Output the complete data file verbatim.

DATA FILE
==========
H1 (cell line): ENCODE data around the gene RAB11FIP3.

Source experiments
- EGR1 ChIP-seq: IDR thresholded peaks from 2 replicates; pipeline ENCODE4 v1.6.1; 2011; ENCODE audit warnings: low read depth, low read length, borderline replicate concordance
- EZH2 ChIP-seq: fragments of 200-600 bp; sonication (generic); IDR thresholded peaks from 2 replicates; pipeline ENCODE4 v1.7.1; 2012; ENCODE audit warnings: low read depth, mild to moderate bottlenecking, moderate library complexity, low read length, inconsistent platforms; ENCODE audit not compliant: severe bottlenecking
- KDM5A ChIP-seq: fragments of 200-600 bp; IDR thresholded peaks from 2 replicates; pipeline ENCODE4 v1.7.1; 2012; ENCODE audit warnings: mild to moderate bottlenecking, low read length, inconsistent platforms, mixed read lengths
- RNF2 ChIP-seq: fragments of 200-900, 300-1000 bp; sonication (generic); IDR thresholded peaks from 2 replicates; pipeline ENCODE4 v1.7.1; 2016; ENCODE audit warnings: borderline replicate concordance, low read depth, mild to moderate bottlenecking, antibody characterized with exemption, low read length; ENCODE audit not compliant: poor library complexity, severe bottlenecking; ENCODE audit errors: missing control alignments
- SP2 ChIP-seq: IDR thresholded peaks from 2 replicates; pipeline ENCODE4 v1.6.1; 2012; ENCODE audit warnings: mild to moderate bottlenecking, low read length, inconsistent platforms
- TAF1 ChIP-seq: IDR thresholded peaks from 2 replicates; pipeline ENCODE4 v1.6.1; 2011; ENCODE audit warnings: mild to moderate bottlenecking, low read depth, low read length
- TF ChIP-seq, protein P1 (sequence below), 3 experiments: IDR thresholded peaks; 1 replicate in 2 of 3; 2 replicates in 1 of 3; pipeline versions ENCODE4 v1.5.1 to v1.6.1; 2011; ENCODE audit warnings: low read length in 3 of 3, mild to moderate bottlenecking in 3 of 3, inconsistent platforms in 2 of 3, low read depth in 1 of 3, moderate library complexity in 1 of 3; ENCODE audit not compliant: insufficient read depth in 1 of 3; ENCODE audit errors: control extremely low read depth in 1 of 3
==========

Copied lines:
H1 (cell line): ENCODE data around the gene RAB11FIP3.

Source experiments
- EGR1 ChIP-seq: IDR thresholded peaks from 2 replicates; pipeline ENCODE4 v1.6.1; 2011; ENCODE audit warnings: low read depth, low read length, borderline replicate concordance
- EZH2 ChIP-seq: fragments of 200-600 bp; sonication (generic); IDR thresholded peaks from 2 replicates; pipeline ENCODE4 v1.7.1; 2012; ENCODE audit warnings: low read depth, mild to moderate bottlenecking, moderate library complexity, low read length, inconsistent platforms; ENCODE audit not compliant: severe bottlenecking
- KDM5A ChIP-seq: fragments of 200-600 bp; IDR thresholded peaks from 2 replicates; pipeline ENCODE4 v1.7.1; 2012; ENCODE audit warnings: mild to moderate bottlenecking, low read length, inconsistent platforms, mixed read lengths
- RNF2 ChIP-seq: fragments of 200-900, 300-1000 bp; sonication (generic); IDR thresholded peaks from 2 replicates; pipeline ENCODE4 v1.7.1; 2016; ENCODE audit warnings: borderline replicate concordance, low read depth, mild to moderate bottlenecking, antibody characterized with exemption, low read length; ENCODE audit not compliant: poor library complexity, severe bottlenecking; ENCODE audit errors: missing control alignments
- SP2 ChIP-seq: IDR thresholded peaks from 2 replicates; pipeline ENCODE4 v1.6.1; 2012; ENCODE audit warnings: mild to moderate bottlenecking, low read length, inconsistent platforms
- TAF1 ChIP-seq: IDR thresholded peaks from 2 replicates; pipeline ENCODE4 v1.6.1; 2011; ENCODE audit warnings: mild to moderate bottlenecking, low read depth, low read length
- TF ChIP-seq, protein P1 (sequence below), 3 experiments: IDR thresholded peaks; 1 replicate in 2 of 3; 2 replicates in 1 of 3; pipeline versions ENCODE4 v1.5.1 to v1.6.1; 2011; ENCODE audit warnings: low read length in 3 of 3, mild to moderate bottlenecking in 3 of 3, inconsistent platforms in 2 of 3, low read depth in 1 of 3, moderate library complexity in 1 of 3; ENCODE audit not compliant: insufficient read depth in 1 of 3; ENCODE audit errors: control extremely low read depth in 1 of 3